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Indiana begins its path down the NCAA Tournament road today, and I’m sure fans of the team are scanning the Hoosiers’ bracket looking for huge potholes that could swallow the team.
You get the feeling that the Hoosiers can’t afford to blow this opportunity. With Cody Zeller, Victor Oladipo, Jordan Hulls and Christian Watford figuring to be gone next season, it might be a while until the stars align just right again.
James Madison, the team the Hoosiers will face today, is no threat. The Dukes won their first NCAA Tournament game in 30 years on Wednesday, they have a very shaky inside presence, and they rely on a lot of scoring from their guards. Oladipo and point guard Yogi Ferrell will take that away, and the second half should be a snoozer.
That means that Indiana has to put together another three victories, aside from James Madison, to reach the Final Four.
Looking at the rest of their East bracket, I was trying to find a Wisconsin-type of defense that would throw Indiana out of sorts offensively. Bucknell had the best defense, in terms of statistics, in the bracket, allowing 57.5 points a game and 37.8 field-goal percentage shooting. Butler, however, took care of that threat with a 68-56 victory Thursday.
Syracuse looms to be Indiana’s biggest defensive challenge. The Orange allowed 60.1 points a game and played a tough Big East schedule. The upset alert will be flashing in Round 4 if both teams advance that far. Indiana fans should be rooting for Montana, Cal or UNLV to upset Syracuse. Cal and UNLV faced each other on Thursday night, and Syracuse had the late game against Montana.
UNLV (38.6 percent) and Cal (39.6 percent) both give opponents fits when it comes to shooting field goals, but neither fits that trip-to-the-dentist defense that Wisconsin manages.
Davidson was the next best defensive team in the bracket, and it got bounced out by Marquette on a last-second basket on Thursday.
It should be noted that Miami ranks No. 41 among NCAA Division I teams, allowing 60.7 points a game. It figures that the Hoosiers will have a titanic match-up against the Hurricanes in the Elite Eight.
After defense, I always check out coaching match-ups or mismatches. Indiana’s Tom Crean is a proven commodity, so I would give him the edge against most coaches in the field. The possible entertaining coaching match-ups would come against Cal’s Mike Montgomery, Syracuse’s Jim Boeheim, Butler’s Brad Stevens and Miami’s Jim Larranaga.
Since Montgomery’s first season as a head coach in 1978, he has had one losing season at Montana, Stanford and Cal. Boeheim has the second-most wins among Division I coaches in history, Stevens has turned a mid-major program into a major program, and Larranaga, who took George Mason to the Final Four, threatens to do the same this season at Miami. Larranaga already has won the Henry Iba national coach of the year award for this season.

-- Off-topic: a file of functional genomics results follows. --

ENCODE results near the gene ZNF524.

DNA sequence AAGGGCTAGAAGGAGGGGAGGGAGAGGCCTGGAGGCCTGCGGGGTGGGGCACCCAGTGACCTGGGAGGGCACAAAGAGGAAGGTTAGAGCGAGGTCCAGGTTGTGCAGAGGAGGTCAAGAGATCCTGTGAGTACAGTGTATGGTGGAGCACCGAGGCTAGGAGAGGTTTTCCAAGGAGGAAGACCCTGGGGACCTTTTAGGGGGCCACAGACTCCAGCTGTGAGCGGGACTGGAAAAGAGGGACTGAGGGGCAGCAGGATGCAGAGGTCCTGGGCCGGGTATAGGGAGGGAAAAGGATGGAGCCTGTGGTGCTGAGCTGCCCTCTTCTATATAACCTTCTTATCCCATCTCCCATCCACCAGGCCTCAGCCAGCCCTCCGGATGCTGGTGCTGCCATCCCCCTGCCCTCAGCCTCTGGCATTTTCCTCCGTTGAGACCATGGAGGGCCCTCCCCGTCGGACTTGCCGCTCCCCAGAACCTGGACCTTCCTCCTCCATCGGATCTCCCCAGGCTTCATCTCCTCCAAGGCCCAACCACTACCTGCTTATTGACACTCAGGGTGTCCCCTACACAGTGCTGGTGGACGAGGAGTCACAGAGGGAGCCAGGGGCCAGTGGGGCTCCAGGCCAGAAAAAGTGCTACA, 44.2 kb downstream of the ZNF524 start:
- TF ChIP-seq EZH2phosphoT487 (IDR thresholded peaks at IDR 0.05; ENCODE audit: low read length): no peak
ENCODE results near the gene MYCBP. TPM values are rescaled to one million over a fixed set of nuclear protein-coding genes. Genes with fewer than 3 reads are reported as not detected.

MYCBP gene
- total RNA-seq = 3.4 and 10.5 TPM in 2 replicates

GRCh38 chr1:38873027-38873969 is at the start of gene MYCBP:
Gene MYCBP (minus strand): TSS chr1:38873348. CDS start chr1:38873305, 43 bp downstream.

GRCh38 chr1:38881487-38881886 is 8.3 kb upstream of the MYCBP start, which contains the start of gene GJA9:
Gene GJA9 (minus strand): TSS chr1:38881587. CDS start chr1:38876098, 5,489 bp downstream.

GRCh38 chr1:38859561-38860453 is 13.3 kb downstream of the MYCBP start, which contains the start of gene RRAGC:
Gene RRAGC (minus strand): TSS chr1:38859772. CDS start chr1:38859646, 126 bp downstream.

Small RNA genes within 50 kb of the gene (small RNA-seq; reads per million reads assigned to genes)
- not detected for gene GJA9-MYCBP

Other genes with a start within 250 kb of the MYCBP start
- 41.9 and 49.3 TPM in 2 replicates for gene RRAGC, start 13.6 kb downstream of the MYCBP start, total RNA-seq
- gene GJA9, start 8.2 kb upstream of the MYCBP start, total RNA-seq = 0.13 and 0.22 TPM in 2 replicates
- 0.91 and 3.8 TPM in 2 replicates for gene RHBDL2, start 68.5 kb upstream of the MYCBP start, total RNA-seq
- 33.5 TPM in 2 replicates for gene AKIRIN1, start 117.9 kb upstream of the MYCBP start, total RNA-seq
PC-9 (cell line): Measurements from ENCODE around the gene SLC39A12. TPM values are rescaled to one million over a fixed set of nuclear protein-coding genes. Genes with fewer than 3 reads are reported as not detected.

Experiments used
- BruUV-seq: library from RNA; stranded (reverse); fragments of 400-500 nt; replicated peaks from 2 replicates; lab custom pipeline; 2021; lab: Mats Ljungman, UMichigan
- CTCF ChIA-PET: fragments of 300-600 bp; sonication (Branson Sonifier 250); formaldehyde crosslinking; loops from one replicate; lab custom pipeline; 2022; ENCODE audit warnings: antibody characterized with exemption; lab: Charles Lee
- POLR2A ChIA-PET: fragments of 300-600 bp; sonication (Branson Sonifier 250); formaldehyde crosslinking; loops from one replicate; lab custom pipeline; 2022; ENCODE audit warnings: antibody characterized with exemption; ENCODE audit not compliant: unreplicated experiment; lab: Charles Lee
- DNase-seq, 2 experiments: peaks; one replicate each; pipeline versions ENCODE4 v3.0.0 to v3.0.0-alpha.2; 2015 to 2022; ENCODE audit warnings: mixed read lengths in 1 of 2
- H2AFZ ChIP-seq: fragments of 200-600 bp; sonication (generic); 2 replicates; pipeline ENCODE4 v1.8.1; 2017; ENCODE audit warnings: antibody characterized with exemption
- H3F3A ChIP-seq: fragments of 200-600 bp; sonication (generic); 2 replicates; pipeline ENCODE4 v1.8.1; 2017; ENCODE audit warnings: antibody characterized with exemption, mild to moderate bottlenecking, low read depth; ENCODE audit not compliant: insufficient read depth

Butler and Miami appear to be headed for a clash in the Sweet 16, and either of those two would give Indiana all it could handle in the Elite Eight. Miami won the ACC and the ACC tournament, and Butler beat Indiana on a neutral court in the regular season.
The other great equalizer in the NCAA Tournament is the 3-pointer. Illinois, which went bonkers with some 3-pointers to beat Indiana during the regular season, is in the bracket and averages 7.8 a game. I doubt if the Illini will survive to face Indiana; but if they do, Hoosier fans will have to hold their breath when Illinois starts tossing up treys from all over the floor.
My own bracket has Indiana thumping James Madison, then getting a win over Temple, which faces North Carolina State today. The Owls and the Tar Heels both are poor defensive teams, so either should get steamrolled by the Hoosiers’ transition game. I have Cal upsetting UNLV and Syracuse to get to Indiana, which would be great news for Hoosiers fans if that happens. Cal’s offense is driven by guards Justin Cobbs and Allen Crabbe, and teams lacking offensive balance have little chance against Indiana. Certainly, Syracuse is the favorite to work its way into a game against Indiana, but the Orange are 6-6 in their last 12 games and simply not playing their best basketball.
Overall, I would rate Indiana’s East bracket as second-weakest among the four, and just ahead of the West. If Indiana plays to its capabilities, you can make your reservations for Atlanta, or at least for an NCAA Final Four party.
Jay Heater is The Republic sports editor. He can be reached at firstname.lastname@example.org or 379-5632.
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